We were enjoying a splendid little evening idle of office cigars, beers and the new Stones album when one of my friends dive bombed my buzz.
“You know,” he said, “some of our friends think you’re just lazy.”
It was incredibly rude, almost as if I’d blurted out I think some of our friends are just stupid.
They’re not, of course. They’re all super smart. You have to be highly intelligent to be friends with me.
How else could you convince a suspicious spouse you were going to spend the night out drinking with a guy whose deadbeat blog brags he hasn’t had a real job since 1992?
On second thought, maybe ALL my friends are stupid.
Am I lazy?
I’ve spent the last 22 years whimsically chasing activities I’ve mistakenly believed would lead to tangible profit.
We live in a world where it’s easy to mistake a man digging a hole is working much harder than any man or woman who's simply staring out a window while engaged in soulful thought.
We confuse motion with productivity.
I contend I’m doing exactly what I should be doing and that, yes, it’ll one day lead to an obvious kind of success.
A lazy person doesn’t write and sell books. Heck, a lazy person doesn’t read books.
I’ve written two books that have earned exactly the kinds of reactions far more successful authors than I would cherish.
I’m particularly proud of the book I wrote that urges all who struggle to cheerfully persevere in spite of life’s relentless ass kicking.
Even better, I took that message and from a dead stop became a credible public speaking. I in two years went from speaking for free to church groups to being offered several thousand dollars to keynote state-wide conventions.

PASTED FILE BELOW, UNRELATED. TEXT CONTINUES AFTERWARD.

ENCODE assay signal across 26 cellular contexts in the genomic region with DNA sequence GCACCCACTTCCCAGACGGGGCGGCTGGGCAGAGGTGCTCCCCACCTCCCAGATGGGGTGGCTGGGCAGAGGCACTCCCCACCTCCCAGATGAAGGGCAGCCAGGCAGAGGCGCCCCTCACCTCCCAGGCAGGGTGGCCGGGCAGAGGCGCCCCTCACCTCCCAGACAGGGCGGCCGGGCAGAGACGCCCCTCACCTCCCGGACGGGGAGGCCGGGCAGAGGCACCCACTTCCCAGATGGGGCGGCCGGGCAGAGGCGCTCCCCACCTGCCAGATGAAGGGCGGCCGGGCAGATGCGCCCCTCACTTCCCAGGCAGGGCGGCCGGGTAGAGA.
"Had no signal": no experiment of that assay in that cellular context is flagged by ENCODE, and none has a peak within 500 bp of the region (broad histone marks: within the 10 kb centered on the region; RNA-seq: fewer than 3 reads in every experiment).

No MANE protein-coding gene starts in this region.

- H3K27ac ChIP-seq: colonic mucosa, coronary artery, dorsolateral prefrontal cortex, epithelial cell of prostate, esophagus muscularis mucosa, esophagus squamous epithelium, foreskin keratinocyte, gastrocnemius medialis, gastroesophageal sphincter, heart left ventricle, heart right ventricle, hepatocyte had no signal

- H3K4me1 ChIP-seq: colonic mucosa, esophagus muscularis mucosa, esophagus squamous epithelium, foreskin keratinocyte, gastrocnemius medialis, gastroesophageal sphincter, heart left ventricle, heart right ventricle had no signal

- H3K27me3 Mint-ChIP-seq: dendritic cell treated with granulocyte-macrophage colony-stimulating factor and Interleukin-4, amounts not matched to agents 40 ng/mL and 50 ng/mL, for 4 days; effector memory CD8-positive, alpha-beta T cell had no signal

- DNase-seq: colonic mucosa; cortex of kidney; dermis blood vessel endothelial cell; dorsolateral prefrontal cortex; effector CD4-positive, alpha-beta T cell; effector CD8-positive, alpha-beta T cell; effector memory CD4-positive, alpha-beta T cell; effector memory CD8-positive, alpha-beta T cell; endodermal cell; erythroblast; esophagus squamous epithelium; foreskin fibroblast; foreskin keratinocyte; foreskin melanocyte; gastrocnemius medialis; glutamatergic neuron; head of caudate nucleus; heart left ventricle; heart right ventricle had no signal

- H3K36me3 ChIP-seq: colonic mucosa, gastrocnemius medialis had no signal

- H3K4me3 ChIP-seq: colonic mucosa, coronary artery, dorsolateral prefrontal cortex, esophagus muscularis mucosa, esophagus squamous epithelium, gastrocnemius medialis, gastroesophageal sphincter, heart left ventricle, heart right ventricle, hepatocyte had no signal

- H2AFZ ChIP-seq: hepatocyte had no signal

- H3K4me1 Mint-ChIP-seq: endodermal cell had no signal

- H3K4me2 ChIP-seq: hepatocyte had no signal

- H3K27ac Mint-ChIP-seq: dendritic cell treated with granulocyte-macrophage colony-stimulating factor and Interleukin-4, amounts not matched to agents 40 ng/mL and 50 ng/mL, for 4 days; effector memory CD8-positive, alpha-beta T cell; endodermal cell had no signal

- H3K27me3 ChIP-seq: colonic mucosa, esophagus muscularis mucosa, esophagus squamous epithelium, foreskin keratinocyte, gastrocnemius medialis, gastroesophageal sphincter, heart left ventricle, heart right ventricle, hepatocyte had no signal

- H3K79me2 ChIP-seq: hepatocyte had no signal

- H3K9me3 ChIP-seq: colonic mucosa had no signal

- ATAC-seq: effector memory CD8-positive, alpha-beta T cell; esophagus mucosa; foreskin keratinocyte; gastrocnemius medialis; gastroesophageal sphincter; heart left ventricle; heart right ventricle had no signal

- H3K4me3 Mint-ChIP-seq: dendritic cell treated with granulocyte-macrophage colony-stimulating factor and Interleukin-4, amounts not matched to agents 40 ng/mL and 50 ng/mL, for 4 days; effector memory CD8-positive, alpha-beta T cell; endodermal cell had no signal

Sure, those lucrative gigs are for now rare, but I just last month agreed to be represented by a prestigious talent agent who’s convinced he can make them a staple of my schedule.
This blog is rebuttal testimony to anyone who contends I’m lazy.
What’s it earn? Absolutely nothing.
Or does it?
It’s the fertile grassroots base for everything I do. Blog readership — and I’ve had more than 25,000 hits in the last three months — has led to speaking engagements, free vacations and more book sales than I can count.
Plus, the “Crayons!” book couldn’t have been written had the blog never existed.
And think for a moment about that: During a time of both personal and national hardship, I didn’t succumb to addiction, tawdry infidelity or the temptations of Pokemon Go. I instead wrote a cheerleader book saying, c’mon, times are tough, but we’re going to be fine.
I’m doing all this in the midst of publishing industry tumult when the very best minds in the business are daily failing at figuring how they can make an on-line dime.
Then there’s this: Lots and lots of people really love this blog. Reading it makes them happy.
That’s exactly what one emcee told the audience when he introduced me last fall. “If I’m having a bad day, I know I can go to Chris’s blog and I’ll feel better,” he said. “It makes me happy.”
It doesn’t pay, but no one can tell me there’s no value in creating something that earns that kind of reaction from strangers.
I guess I’m audacious to think like that.
I’ve had some advise me I should take a job waiting tables, tending bar or brewing coffee.
I decline this well-intended advice because I’m altruistic. I know me taking a job like that or some low-paying news reporting jobs would rob someone who may need it more.
Plus, I’m realistic. I’m far too much of a smart ass to ever work in customer service ever again. Too many people are armed these days for sass like mine to proliferate in public.
I used to be what I considered unconventional, but now have to admit I’m eccentric.
Next stop: Nut job!
But I’m not lazy.
I guess one of my problems is I’ve always wrestled with earning a living is because I’ve always believed being born entitled me to living. And, by God, I intend to live my ass off.
I intend to laugh, love, think and revel in this world and one day puzzle out a way to make it somehow pay.
So go ahead and call me a cheerfully unproductive, optimistic, persevering, audacious, altruistic, realistic, unconventionally eccentric nut job.
And because I’ve got a darling wife who for the time being still puts up with it all, call me blessed.
Just don’t call me lazy.
I’m just a guy standing on the shore believing his ship is about to come in and hoping when it does it’s not some leaky one-seat rowboat with a busted oar.
If it does happen like that then please just call me a cab.